A deal worked out among top congressional leaders and the White House would enable the U.S. government to keep borrowing money but may cost President Barack Obama critical support among liberal Democrats.
The agreement to immediately raise the government's debt ceiling, and enact already agreed-on spending cuts of about $1-trillion, would avert the financial turmoil that had been feared if Congress failed to raise the $14.3-trillion (U.S.) borrowing limit by Tuesday's deadline. The threat of a U.S. default has effectively been lifted.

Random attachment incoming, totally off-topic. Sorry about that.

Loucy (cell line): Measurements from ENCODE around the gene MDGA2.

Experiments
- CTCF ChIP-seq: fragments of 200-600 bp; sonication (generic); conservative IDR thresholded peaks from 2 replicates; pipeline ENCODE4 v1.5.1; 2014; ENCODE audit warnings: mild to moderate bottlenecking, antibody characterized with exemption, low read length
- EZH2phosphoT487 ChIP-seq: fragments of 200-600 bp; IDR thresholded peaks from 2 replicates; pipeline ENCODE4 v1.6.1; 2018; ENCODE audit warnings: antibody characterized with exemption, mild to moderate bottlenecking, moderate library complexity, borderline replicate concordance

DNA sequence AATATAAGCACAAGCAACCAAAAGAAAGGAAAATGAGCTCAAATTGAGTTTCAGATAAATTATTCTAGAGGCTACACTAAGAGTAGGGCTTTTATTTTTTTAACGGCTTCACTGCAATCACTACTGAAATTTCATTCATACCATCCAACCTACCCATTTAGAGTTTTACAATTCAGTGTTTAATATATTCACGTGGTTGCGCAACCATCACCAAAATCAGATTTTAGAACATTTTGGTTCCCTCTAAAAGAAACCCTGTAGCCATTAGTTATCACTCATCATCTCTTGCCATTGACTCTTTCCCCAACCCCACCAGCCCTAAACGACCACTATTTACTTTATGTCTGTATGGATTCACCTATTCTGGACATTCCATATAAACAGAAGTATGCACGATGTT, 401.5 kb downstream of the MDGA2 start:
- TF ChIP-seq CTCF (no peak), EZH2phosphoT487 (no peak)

And while the deal struck Sunday would spare the President from having to wage another protracted debt-ceiling battle as he campaigns for re-election in 2012, liberal Democrats are livid at him for giving in to Republicans on most other counts.
"Is this the deal I would have preferred? No," Mr. Obama conceded from the White House briefing room as he announced the agreement shortly before 9 p.m.. But he added it "would allow us to avoid default and end the crisis that Washington has imposed on the rest of America."
The pact must first be approved by Congress and party leaders are still scrambling to cobble together enough votes in the Senate and House of Representatives. Congress could authorize a temporary measure allowing the government to pay its bills until final legislation passes both chambers.